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  1. I would like to preface this by saying that I do not have experience working with purchasing departments, but I am a chef. I would not worry about "bugging" the chefs with a single email or phone call. It sounds like most chefs are enthusiastic about using your product, so of course it would make sense to keep them informed. I imagine these chefs would want to receive the same beginning of the year product/price/availability list email that you would send to their purchasing departments. Those lists are useful menu planning tools. Purchasing departments might drop the ball, and chefs are busy, but sending the list to both is more likely to get the ball rolling. If you aren't getting a reply and you are dealing with an inept purchasing department, I think a call to the chef perfectly acceptable. If you don't want to mess with the purchasing department's systems for ordering, I suggest having the chefs email their first order of the season and have them CC the department so they know what's going on and can plan amongst themselves for future orders.
  2. wax311

    Kitchen Lingo

    "Mister" - medium rare. because in the heat of the moment, "medium rare" can be misheard as "medium" or "rare".
  3. Why don't you just ask your purveyor reps what's available? Surely they can give you product/price lists, and recommend what is good, what is in season (and for how long), and what is reasonably priced.
  4. I also have a big cell phone pet peeve. Cell phones and personal calls should not be part of any work environment. But I hope you at least give them a warning first, like, "Mark, cell phones are not allowed if you're clocked in and working." Because I really think your approach is a bit passive-aggressive, and withholding their cell phone batteries is discipline appropriate for middle-schoolers.
  5. wax311

    Ethereal Sauces

    I've always found that adding a little bit of acidity to a sauce just before serving helps make it "sing". A few drops of sherry or red wine vinegar or just a few drops of lemon juice, depending on the sauce and what it is being served with, goes a long way.
  6. I am finishing out my two week's notice at a place where the exec chef and chef de cuisine are both horrible at putting things back where they found them/where they belong. When one of them comes to "help" me on saute, I end up spending almost as much time cleaning up after them as they spend cooking the food! Sometimes it makes you wonder...how do these people fail to learn a very basic line cooking skill, and still become chefs?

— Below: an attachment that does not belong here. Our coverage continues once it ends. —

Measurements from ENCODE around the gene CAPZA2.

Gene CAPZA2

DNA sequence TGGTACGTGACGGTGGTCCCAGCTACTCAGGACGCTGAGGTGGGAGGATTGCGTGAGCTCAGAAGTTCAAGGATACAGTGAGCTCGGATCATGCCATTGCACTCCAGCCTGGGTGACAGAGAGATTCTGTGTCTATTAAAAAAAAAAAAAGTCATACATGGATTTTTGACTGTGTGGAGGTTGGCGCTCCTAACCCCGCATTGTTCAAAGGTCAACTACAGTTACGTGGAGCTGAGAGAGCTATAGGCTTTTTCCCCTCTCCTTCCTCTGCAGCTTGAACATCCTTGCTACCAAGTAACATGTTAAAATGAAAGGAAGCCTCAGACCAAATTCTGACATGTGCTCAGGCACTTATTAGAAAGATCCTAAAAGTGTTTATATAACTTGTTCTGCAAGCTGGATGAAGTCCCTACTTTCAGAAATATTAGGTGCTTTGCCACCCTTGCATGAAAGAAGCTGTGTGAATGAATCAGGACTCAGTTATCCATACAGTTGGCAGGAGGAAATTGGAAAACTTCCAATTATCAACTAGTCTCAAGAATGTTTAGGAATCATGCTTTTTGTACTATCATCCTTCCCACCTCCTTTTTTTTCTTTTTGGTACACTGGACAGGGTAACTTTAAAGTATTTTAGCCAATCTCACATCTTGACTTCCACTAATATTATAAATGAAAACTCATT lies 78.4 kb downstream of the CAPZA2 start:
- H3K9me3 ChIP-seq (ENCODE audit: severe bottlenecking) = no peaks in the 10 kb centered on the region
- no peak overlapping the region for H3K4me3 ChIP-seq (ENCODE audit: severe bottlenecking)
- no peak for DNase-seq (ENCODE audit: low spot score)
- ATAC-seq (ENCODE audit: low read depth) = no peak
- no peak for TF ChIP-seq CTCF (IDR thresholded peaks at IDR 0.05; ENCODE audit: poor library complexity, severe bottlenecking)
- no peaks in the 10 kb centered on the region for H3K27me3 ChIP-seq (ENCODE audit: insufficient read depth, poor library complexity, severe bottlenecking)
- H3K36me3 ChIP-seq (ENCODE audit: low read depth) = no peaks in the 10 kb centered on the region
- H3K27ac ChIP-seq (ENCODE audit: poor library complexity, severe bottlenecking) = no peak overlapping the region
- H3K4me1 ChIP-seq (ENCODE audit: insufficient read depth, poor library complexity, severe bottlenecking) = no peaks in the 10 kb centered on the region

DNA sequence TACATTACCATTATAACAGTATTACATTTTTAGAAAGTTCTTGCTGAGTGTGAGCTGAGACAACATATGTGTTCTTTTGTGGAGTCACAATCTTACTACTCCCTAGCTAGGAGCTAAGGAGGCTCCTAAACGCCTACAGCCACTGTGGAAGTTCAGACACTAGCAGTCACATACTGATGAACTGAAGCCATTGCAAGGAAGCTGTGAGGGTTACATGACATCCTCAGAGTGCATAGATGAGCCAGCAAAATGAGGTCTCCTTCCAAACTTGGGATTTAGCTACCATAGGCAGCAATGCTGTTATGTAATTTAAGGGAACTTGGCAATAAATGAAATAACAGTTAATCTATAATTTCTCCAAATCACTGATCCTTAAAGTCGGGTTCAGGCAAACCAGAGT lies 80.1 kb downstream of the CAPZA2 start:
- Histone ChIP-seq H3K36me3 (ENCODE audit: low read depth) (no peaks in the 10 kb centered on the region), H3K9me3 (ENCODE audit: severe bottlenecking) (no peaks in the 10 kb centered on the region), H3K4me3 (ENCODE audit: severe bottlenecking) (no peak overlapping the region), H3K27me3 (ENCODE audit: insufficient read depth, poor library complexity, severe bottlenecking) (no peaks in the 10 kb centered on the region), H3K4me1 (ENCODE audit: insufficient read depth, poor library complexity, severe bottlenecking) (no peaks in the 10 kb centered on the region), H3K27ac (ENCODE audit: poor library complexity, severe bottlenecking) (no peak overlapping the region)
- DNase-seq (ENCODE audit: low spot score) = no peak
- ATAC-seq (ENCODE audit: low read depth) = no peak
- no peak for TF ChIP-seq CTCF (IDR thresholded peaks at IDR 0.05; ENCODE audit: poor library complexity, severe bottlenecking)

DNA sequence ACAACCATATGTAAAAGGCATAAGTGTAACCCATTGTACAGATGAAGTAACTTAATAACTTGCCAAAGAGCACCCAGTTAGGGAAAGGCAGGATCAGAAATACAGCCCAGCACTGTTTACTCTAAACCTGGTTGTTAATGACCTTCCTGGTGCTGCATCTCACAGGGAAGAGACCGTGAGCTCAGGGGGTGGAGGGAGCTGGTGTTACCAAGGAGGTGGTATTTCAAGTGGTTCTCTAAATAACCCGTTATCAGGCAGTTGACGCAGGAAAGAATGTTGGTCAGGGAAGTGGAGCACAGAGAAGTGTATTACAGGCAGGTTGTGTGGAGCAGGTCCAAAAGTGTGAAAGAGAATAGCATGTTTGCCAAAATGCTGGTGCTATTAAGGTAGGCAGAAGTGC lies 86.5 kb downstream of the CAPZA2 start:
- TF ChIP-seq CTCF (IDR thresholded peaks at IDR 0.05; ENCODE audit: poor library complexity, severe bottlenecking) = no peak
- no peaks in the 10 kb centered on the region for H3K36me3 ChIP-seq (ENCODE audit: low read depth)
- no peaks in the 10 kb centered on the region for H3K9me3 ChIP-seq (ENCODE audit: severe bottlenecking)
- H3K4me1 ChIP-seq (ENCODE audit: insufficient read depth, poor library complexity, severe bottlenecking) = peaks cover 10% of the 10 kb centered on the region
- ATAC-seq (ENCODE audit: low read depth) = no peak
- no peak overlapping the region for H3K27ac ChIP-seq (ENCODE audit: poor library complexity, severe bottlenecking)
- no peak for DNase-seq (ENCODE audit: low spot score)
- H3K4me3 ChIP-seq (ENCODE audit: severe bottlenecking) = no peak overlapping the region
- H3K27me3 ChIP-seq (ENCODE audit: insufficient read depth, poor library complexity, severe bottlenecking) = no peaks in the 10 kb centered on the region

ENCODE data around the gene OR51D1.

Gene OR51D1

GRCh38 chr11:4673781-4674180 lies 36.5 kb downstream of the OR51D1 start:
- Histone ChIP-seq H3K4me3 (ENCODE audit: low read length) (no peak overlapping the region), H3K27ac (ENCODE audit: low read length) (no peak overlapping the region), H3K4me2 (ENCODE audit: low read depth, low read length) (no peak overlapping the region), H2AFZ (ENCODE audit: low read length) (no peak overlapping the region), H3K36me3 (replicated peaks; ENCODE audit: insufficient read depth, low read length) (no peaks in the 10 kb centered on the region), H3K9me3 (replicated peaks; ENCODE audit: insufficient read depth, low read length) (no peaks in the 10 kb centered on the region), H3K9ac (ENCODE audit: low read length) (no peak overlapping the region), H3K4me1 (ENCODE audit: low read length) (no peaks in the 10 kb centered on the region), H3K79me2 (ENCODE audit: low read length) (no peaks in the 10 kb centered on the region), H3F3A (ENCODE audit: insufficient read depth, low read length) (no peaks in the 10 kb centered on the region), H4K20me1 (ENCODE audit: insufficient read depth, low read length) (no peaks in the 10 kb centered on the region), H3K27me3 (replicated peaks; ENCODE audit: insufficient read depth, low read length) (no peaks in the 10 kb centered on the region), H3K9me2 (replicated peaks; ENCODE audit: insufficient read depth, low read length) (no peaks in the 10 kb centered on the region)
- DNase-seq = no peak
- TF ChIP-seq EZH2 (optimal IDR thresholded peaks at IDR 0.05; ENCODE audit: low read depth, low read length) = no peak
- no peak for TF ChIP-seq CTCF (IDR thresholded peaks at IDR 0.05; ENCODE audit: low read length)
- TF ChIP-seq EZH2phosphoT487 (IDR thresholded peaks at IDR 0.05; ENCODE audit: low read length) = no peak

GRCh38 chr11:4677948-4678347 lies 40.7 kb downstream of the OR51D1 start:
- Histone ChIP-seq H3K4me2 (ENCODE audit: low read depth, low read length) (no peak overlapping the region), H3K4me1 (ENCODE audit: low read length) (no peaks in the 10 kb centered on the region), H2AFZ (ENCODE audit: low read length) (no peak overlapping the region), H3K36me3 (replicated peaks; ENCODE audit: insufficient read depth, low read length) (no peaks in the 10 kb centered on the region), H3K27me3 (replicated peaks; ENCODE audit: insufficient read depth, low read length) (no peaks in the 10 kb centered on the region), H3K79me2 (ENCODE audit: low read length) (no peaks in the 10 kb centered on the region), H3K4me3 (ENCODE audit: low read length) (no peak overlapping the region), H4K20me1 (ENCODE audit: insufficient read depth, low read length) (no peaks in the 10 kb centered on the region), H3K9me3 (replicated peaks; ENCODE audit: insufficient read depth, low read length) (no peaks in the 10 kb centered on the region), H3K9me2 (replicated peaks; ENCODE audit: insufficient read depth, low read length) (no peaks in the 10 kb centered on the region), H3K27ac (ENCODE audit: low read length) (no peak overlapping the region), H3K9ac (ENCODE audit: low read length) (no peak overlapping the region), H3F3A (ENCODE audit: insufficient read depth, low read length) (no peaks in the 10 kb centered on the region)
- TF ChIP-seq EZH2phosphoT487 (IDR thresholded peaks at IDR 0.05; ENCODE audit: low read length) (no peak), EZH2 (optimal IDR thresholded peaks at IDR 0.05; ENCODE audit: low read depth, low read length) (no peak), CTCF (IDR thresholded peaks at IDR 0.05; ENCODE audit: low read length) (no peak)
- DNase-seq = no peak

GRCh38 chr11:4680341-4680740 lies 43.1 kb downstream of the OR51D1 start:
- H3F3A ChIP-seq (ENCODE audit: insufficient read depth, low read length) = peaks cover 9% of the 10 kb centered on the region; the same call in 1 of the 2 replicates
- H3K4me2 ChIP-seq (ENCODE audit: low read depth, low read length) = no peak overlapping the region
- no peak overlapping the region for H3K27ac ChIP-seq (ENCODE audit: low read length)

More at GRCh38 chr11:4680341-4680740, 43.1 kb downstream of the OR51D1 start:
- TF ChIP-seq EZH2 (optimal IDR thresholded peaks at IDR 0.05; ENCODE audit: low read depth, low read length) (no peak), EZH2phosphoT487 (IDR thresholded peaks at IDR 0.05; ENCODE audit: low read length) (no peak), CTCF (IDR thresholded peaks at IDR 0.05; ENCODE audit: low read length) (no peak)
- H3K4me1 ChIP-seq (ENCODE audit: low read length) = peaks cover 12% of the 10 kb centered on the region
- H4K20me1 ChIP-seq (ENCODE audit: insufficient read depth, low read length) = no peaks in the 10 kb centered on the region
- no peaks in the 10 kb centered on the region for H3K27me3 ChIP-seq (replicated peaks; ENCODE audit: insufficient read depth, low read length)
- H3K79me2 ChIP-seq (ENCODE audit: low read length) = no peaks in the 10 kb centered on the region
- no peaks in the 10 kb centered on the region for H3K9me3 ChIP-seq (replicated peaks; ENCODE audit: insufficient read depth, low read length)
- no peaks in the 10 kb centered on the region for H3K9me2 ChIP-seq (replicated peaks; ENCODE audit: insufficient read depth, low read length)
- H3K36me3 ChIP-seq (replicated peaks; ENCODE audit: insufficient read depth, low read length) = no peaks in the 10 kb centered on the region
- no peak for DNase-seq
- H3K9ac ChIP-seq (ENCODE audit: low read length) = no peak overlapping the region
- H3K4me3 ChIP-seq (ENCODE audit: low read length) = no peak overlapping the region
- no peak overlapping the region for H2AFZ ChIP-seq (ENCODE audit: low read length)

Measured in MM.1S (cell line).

7. Hey that's a pretty good motto. Chains aren't all bad after all!
  8. For too brief a time, I worked at a restaurant in San Francisco where the chef had certain pet peeves - some odd, some not. The one that I am reminded of every day regards hangars. Yes, hangars. In the linen room, our chef coats hung on hangars. Under the rack, there is a metal hangar "tree" where the used hangars are supposed to be stacked - ubiquitous among restaurants. This is how it is supposed to work: A cook takes a chef coat and puts the hangar on the tree. When the tree is full, the linen delivery person brings it back to the company so they can reuse them. Unfortunately, many of the cooks at this particular restaurant were a bit lazy and/or inconsiderate. Upon taking their chef coats, most of the cooks failed to put the hangar on the tree where it belongs. Some people would just drop them on the floor! One day during a kitchen meeting, the chef led a discussion of pet peeves. I voiced a couple of mine, a couple other people mumbled some of their thoughts, and then the chef finished with his hanger peeve. There were a few chuckles, and someone asked why it bothered him. His rationale involved accountability. He asked something along the lines of, "does your mother still clean your room for you?" He explained that even subtle, little things like leaving a few hangars on the ground makes us look bad to the linen company. When the linen delivery person has to pick a bunch of hangars up from off the floor, it makes us look unprofessional. From that day on, every day I would put all the loose hangars in the linen room on the hangar tree. Every morning I unlocked the door and walked in to an empty restaurant, there were still some straggling hangars on the rack or floor of the linen room, despite the chef voicing his displeasure. It wasn't my pet peeve, but I understood his rationale. More importantly, I wanted to make him a little less pissed off and a little more at ease when he got to work every day. Now, I work at a larger restaurant with a larger chef coat inventory, lazier people, and thus many more straggling hangars. Strangely, I still find myself putting every loose hangar I can find on to the tree. Maybe it's a force of habit, maybe because I know it's the right thing to do. It's really starting to bug me!